The pilot has to keep his eye on both the target and the missile tracking flare while flying both the missile and the aircraft to different destinations by simultaneously manipulating two separate joy sticks and a rudder bar. Even if his target is stationary (on the ground) or relatively stationary (like a bomber on a bomb run) the pilot himself is moving fast in three dimensions at once. He has no good range indications to indicate how quickly he is closing, so colliding with the target, other aircraft, or the ground while watching the missile is a problem. At the same time, he also has to watch out for fighters and keep some kind of eye on aircraft health (temperatures, fuel level, rpm, etc.). All that sounds like a tall order, particularly given Allied air superiority. He could reduce some of the problems by throttling back and making a slow approach. But I doubt anyone would want to do that with Mustangs and Thunderbolts all over the place. Salvoing R4M rockets and following through with perfunctory cannon fire as you flash by seems both much more practical and much more survivable.

I suspect that the problems with workload explain why the post-war, first-generation, wire-guided ATGMs that evolved from German wire-guidance technology were deployed from the ground, from relatively slow, multiseat light piston types like the Dassault Flamant, or from hovering two-seat helicopters. Even then, the gunner's workload was high enough that later generation wire-guided weapons used SACLOS, semi-automatic command to line of sight, where a sophisticated sight matched the missile course to the aimpoint defined by the gunner.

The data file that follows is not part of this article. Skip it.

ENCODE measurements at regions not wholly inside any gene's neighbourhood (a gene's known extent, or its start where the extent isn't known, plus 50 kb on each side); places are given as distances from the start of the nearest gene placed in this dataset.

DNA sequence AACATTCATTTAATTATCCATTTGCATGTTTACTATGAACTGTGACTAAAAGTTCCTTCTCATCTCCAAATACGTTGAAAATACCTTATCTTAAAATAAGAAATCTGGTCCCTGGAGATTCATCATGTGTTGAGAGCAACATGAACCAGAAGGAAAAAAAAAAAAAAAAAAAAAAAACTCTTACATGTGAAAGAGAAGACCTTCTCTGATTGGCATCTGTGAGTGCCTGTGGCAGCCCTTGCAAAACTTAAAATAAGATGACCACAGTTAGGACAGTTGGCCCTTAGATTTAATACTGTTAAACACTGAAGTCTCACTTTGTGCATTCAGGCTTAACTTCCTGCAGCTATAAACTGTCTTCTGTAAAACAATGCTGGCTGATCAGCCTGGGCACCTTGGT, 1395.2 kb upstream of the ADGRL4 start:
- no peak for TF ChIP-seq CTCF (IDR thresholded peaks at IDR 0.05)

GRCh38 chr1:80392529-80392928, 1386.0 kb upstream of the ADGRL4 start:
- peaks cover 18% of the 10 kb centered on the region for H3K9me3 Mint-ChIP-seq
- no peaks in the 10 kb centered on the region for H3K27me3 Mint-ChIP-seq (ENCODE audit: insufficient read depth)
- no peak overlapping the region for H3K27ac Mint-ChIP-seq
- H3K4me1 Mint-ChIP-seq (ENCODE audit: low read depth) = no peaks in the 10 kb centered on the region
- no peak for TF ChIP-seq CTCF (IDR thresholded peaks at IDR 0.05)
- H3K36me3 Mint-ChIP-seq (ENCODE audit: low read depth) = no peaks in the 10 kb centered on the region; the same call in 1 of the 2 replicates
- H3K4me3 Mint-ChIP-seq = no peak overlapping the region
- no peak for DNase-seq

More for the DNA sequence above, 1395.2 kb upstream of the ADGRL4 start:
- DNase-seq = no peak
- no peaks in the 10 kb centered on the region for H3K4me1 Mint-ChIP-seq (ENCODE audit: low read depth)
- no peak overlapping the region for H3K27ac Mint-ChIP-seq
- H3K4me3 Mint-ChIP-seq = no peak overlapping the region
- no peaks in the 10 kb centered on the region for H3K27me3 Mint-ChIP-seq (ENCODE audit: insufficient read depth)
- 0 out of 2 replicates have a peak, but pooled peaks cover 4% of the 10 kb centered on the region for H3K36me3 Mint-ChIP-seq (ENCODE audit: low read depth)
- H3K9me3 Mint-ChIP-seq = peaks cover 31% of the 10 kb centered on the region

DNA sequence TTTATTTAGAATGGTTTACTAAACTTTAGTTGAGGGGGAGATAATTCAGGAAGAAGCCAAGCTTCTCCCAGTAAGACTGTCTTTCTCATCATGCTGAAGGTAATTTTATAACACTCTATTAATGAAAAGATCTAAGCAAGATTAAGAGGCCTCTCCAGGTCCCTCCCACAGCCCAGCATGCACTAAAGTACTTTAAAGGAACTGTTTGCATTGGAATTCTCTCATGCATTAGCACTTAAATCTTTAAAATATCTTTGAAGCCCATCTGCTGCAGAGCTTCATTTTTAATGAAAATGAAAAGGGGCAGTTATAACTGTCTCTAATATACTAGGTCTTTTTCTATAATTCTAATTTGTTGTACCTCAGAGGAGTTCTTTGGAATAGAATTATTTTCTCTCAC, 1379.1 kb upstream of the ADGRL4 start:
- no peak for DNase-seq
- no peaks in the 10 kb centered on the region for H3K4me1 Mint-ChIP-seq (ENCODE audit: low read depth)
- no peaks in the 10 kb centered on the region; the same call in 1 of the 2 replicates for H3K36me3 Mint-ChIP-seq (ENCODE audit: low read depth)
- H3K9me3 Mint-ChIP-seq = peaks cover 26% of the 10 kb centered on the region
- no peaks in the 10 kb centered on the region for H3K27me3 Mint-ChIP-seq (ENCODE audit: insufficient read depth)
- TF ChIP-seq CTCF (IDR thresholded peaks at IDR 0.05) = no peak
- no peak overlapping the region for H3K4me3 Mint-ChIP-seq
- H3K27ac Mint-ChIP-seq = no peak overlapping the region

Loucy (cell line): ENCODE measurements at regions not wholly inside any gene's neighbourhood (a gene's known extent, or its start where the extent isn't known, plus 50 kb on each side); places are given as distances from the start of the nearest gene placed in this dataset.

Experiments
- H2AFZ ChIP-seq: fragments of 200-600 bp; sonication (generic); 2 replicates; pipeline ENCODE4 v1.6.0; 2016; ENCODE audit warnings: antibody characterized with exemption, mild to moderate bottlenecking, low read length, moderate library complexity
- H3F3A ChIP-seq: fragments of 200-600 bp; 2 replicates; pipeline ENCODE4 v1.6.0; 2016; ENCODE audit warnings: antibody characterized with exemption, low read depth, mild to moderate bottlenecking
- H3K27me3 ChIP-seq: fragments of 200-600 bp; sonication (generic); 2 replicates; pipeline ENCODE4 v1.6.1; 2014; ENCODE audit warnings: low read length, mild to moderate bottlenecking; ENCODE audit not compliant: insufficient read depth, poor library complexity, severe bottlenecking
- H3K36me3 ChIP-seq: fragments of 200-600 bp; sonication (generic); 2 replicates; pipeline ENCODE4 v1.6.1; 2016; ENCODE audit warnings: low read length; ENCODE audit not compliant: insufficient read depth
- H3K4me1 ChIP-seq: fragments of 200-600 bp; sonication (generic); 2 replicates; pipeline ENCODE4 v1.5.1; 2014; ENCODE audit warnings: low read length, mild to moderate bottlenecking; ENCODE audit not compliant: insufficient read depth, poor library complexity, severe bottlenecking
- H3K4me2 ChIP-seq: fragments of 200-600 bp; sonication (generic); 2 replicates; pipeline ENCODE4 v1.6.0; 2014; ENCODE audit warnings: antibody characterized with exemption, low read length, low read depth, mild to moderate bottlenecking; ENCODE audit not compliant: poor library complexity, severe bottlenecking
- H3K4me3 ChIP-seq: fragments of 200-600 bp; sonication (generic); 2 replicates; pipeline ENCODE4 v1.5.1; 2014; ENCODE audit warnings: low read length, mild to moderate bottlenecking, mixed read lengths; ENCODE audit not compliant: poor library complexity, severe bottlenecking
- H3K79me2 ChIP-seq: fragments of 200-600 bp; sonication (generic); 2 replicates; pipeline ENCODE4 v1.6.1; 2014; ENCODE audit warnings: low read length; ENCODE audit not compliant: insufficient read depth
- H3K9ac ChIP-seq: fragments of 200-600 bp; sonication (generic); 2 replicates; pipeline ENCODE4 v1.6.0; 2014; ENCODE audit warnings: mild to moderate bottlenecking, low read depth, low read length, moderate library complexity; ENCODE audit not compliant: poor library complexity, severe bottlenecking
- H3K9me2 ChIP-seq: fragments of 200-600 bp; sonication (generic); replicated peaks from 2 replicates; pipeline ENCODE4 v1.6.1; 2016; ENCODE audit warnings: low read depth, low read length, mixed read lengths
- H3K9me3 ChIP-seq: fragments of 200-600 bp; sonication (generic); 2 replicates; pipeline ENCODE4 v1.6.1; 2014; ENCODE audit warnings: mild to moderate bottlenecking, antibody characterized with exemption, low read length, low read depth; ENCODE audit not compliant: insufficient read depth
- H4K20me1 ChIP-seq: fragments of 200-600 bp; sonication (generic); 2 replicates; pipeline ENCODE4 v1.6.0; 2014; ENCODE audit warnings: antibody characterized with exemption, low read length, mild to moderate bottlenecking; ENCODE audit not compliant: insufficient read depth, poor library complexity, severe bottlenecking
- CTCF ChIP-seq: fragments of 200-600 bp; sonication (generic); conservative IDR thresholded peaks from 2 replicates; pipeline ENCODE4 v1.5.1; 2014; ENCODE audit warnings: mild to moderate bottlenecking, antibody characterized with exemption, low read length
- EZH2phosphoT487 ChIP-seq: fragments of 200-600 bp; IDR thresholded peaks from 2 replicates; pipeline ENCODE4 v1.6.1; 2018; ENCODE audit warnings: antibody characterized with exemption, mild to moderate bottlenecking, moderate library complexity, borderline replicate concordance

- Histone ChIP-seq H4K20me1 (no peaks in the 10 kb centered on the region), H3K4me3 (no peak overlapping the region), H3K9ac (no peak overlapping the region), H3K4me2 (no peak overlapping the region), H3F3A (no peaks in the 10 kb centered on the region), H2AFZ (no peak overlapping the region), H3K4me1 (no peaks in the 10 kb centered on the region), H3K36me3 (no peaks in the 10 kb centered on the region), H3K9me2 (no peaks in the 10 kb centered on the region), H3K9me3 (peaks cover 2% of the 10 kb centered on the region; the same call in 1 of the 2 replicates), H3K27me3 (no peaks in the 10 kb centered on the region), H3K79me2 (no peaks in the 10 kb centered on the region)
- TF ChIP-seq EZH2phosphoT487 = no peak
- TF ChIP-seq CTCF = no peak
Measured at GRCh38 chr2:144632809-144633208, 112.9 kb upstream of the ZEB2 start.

Notably, radio-command guidance also proved unsuccessful when it relied on the pilot flying the missile. The much faster, radio-command guided US Bullpups were allegedly completely ineffective, because manually flying a missile by watching a tracking flare while flying a high-performance aircraft like the F-105 was simply not a practical proposition.
 

hesham

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From, Flugzeug Classic - Messerschmitt Me262 Teil 2 (e)
 

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hesham

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From, Flugzeug Classic Special 11 - Projekte, Bomber, Hubschrauber, Aufklarer, Verbindungsflugzeuge
 

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fightingirish

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From the East German magazine Fliegerrevue, issue January 1975, page 44.
The Messerschmitt Me 262D had 12 recoilless rifles SG 500 Jagdfaust/Jägerfaust as "Schräge Musik" against bombers in the nose.
The Messerschmitt Me 262E-1 or E-2 had as under the wings also 24 rockets R4M in the nose.
I can't prove if these projects were real or just an interpretation by the artist and/or author of the article.